Eomma, we should fill out the census because it amplifies our political power. To me, this is one of the most important things about the census. Census data is how the government figures out how many representatives we have at the federal and state level. States like Oregon could gain another seat in the House of Representatives and this increases our community’s chances of being represented and more visible.

Eomma, when our community doesn’t fill out the census, we miss out on billions of dollars over the next 10 years. We don’t get a chance to get it right again until 2030.

Eomma, you came here to give us a better life. This is why I care so much about the census because it helps give our community a better life with access to resources that we deserve. I learned this from you and your example. Now, I want to make sure our family and our community is counted.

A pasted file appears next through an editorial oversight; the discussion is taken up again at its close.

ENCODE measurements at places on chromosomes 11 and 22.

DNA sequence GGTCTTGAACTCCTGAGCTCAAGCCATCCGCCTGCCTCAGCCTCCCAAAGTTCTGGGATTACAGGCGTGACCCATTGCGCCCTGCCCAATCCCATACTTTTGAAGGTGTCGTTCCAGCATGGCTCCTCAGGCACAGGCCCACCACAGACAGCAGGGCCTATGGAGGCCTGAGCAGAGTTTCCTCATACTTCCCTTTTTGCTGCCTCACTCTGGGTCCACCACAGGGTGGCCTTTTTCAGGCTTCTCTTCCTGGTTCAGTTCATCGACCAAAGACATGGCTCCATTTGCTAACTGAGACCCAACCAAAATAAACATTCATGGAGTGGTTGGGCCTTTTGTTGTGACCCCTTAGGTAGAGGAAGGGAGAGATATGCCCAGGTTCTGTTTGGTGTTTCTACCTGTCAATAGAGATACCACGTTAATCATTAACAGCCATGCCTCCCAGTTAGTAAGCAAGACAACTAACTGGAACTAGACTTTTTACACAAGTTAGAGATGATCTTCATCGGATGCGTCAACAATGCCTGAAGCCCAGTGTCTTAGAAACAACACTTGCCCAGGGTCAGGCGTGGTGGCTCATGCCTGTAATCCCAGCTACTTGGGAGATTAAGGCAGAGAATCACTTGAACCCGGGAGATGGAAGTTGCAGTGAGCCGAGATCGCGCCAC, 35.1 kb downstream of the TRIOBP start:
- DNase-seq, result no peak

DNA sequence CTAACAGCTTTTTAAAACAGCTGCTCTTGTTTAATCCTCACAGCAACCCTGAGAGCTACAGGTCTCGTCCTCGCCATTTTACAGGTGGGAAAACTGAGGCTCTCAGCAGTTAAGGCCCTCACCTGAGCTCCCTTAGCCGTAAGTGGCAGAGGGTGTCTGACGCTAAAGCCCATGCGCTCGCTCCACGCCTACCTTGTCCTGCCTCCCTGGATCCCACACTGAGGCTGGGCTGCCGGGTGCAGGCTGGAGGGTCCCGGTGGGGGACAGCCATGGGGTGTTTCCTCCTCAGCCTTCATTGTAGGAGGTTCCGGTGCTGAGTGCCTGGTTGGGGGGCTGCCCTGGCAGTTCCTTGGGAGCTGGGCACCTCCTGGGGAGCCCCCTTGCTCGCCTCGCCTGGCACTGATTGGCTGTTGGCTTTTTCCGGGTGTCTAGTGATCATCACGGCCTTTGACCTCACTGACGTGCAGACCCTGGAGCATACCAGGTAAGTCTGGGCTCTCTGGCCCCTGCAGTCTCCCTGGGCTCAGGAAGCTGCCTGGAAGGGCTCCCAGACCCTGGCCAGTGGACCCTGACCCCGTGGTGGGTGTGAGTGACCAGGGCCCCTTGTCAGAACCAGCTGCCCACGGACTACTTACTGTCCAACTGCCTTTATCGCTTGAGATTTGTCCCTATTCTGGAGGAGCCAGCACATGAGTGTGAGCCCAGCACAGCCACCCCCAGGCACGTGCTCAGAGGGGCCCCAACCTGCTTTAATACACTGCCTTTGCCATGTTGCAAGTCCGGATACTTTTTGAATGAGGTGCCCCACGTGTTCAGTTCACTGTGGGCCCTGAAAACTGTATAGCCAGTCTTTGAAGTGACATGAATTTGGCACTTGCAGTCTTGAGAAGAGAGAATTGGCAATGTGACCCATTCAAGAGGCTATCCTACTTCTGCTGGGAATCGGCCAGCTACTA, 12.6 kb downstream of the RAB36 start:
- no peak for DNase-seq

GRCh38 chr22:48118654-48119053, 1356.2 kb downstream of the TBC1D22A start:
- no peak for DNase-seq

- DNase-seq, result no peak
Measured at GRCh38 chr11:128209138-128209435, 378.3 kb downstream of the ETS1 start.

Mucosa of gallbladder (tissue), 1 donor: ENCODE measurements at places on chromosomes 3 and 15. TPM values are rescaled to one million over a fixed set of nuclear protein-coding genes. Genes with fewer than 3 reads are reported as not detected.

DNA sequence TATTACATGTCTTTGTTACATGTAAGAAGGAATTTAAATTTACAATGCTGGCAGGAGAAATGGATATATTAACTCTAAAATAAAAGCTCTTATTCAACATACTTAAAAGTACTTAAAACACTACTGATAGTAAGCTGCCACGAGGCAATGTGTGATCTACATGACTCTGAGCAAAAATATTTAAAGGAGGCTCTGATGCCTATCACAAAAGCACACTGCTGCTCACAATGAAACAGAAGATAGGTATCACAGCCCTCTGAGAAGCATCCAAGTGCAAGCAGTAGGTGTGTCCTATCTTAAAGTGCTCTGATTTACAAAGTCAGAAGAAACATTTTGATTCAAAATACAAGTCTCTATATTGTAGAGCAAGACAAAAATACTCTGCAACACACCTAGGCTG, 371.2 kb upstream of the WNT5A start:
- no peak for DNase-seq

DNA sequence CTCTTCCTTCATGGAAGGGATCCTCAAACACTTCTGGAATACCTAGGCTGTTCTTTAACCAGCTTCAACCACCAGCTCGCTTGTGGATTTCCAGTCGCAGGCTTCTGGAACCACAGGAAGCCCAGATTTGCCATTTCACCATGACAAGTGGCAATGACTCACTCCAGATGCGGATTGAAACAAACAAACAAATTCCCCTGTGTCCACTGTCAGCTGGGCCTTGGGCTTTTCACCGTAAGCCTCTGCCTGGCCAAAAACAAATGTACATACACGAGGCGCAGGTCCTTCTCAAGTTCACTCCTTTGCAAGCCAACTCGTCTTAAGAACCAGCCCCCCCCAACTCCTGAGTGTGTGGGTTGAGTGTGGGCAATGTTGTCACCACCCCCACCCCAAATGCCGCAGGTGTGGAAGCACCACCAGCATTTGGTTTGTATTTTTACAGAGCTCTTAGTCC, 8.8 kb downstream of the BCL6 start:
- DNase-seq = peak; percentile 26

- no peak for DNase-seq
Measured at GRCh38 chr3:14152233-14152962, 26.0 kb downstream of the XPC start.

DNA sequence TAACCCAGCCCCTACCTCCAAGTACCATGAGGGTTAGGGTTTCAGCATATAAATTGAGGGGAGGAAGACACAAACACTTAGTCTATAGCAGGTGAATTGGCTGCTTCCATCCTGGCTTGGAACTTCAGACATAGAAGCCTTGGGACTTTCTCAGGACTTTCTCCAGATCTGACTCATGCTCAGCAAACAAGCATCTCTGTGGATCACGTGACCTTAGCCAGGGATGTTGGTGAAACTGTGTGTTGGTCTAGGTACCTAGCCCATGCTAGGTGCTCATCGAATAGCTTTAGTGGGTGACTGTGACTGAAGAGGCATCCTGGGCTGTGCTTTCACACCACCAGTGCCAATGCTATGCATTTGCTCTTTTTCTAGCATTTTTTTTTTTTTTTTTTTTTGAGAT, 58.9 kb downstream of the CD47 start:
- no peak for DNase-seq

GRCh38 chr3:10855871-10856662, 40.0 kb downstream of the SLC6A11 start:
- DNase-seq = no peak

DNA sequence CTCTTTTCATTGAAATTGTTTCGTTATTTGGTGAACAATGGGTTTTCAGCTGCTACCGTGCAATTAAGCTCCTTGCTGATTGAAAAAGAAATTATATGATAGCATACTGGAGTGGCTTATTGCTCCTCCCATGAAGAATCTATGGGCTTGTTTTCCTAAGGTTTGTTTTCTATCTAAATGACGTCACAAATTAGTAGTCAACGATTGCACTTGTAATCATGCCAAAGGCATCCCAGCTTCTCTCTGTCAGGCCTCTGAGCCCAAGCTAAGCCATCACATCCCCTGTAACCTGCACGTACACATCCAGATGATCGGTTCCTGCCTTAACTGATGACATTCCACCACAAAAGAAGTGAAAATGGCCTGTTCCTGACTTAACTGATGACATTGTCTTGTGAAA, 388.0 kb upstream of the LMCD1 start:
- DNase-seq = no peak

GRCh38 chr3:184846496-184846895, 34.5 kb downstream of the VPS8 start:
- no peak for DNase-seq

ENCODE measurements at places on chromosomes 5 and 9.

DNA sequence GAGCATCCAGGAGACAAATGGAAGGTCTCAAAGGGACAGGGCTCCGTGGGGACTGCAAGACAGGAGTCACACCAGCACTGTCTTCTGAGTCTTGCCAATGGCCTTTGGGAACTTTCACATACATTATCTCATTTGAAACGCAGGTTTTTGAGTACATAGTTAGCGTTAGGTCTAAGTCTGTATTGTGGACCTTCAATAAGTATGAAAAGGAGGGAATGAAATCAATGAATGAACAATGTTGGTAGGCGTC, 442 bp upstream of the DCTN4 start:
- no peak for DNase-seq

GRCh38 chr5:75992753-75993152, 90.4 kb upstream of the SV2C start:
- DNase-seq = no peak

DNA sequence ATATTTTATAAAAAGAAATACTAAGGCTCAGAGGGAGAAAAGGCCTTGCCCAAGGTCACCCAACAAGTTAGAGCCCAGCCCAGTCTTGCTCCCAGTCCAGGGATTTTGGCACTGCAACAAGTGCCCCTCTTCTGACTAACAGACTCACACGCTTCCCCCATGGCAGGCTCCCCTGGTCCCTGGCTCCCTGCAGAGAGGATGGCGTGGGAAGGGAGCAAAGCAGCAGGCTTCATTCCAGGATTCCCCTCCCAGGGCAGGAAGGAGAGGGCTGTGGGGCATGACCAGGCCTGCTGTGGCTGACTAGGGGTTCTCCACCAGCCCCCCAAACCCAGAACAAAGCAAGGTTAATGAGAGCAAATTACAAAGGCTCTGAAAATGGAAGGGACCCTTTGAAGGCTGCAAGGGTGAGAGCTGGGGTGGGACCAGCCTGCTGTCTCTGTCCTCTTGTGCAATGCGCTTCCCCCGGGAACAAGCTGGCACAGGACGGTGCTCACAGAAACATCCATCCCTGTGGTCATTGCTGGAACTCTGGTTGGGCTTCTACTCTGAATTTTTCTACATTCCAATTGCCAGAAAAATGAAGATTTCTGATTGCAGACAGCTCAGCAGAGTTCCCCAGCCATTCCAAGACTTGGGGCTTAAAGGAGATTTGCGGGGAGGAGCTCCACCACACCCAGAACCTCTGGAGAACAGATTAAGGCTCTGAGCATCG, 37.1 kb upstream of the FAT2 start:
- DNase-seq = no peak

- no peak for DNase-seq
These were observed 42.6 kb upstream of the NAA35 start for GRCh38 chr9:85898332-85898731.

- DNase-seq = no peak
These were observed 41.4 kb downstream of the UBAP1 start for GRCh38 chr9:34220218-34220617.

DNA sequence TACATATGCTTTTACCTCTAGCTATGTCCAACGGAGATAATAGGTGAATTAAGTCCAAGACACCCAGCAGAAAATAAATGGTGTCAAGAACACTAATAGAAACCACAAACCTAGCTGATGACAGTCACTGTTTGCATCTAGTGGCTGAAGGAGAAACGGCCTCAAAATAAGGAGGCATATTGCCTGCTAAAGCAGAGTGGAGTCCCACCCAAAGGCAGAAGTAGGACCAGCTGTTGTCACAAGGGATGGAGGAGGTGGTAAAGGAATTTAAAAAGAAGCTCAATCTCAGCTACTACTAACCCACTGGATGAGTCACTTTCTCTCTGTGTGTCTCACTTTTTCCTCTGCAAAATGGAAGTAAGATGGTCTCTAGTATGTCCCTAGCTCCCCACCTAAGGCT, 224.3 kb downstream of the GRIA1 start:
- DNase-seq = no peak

As for filling it out, it’s pretty easy. 10 questions in 10 minutes. Online, by phone, or by mail. Call me, we can talk through it.

Sarangheo Eomeoni (“I love you, Mom”),


Note: There is no consistent way to romanize Korean words because many letters are between two sounds in English. For example, eomma makes the sound of eo+aw+uh all at once but it can be romanized as eomma or ahmma or umma. The romanization in this piece was provided by the author.


Bio:  Michelle Hicks is a Field Organizer at APANO. She was raised in San Jose, CA by her mother, a Korean immigrant, and two incredible older sisters. Her upbringing influenced her to study Politics with minors in American Ethnic Studies and Spanish at Willamette University. Michelle is passionate about political engagement, civil rights, and human rights and is committed to cultivating a more equitable Oregon.


How to Fill Out the 2020 Census

You can fill out your census online here in 10 minutes:

You can also give your responses by phone by calling 844-330-2020.

If you live in a more rural area, or you don’t respond online or by phone, the Census Bureau may send you a paper copy of the survey, that you can fill out and mail back in.

You can respond in 12 non-English languages when you fill out the form online or over the phone. Those languages include Spanish, Chinese (Mandarin and Cantonese), Vietnamese, Korean, Russian, Arabic, Tagalog, Polish, French, Haitian Creole, Portuguese, and Japanese.